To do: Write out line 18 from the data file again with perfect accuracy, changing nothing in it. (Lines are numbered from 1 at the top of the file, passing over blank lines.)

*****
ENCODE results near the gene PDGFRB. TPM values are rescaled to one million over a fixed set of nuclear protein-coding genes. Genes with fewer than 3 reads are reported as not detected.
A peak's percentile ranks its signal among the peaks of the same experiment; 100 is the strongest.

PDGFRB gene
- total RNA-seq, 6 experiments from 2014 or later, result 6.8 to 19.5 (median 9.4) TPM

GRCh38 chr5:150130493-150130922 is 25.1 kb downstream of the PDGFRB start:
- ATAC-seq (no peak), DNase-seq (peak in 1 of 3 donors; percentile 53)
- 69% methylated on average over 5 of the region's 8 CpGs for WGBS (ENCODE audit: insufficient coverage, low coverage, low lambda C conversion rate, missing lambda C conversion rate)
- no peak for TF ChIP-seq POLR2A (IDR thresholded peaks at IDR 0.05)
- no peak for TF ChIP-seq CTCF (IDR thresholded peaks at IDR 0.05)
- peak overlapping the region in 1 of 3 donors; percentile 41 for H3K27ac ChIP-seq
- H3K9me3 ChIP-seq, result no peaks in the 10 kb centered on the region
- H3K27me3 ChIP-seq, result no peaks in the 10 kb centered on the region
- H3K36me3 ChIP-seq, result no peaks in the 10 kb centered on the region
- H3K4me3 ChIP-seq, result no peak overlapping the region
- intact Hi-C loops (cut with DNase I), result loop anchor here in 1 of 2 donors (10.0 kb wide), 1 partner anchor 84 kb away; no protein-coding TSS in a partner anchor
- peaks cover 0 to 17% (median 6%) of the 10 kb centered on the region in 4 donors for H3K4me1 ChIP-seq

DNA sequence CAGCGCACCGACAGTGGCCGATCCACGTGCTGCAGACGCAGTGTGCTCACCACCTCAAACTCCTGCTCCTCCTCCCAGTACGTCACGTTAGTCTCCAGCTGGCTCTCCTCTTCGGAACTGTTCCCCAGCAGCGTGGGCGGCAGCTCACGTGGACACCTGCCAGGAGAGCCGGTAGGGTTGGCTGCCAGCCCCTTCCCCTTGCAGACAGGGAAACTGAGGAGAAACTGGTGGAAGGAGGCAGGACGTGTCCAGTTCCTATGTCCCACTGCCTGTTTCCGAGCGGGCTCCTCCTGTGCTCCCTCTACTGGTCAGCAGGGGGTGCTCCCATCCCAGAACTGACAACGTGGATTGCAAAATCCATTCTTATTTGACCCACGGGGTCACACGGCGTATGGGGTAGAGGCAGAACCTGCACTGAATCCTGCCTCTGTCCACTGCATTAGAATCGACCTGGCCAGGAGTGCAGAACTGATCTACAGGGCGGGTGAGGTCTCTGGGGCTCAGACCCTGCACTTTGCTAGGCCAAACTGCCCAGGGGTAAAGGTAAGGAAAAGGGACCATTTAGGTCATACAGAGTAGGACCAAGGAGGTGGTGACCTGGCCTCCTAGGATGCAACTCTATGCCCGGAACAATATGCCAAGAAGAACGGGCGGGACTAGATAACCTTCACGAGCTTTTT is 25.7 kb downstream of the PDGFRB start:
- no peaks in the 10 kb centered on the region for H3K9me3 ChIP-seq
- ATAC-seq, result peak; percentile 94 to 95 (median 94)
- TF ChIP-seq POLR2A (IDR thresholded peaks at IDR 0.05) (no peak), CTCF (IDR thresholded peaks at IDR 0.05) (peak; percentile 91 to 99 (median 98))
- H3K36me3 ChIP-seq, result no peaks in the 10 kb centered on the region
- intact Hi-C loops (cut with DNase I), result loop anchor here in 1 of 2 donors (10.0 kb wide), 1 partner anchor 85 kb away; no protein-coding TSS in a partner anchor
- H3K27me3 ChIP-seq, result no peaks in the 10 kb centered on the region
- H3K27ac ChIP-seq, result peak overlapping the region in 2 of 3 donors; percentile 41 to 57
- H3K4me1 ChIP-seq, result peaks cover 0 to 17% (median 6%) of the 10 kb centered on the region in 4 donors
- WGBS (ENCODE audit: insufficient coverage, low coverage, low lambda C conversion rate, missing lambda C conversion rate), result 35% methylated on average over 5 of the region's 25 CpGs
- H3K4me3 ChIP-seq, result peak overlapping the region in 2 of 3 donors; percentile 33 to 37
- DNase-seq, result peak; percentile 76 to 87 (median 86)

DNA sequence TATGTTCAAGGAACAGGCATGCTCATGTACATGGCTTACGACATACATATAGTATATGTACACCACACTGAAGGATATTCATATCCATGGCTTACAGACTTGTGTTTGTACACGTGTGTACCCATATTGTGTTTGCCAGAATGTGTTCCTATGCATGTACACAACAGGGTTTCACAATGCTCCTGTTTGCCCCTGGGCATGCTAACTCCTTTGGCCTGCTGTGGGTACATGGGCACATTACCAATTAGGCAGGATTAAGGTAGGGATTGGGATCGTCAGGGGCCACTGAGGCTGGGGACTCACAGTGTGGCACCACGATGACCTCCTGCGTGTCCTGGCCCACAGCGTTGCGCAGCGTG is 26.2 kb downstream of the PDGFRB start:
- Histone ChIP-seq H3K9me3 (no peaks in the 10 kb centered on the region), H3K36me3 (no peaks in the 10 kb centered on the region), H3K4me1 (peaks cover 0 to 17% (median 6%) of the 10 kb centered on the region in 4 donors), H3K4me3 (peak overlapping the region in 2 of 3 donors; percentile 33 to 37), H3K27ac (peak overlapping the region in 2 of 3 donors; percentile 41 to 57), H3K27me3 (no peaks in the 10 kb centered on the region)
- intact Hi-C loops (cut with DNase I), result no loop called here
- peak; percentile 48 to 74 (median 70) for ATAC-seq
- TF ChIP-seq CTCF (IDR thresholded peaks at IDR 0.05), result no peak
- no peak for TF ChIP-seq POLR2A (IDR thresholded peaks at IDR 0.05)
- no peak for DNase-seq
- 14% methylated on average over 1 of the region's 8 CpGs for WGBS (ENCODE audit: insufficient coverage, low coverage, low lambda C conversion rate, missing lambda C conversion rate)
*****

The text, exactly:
- no peaks in the 10 kb centered on the region for H3K9me3 ChIP-seq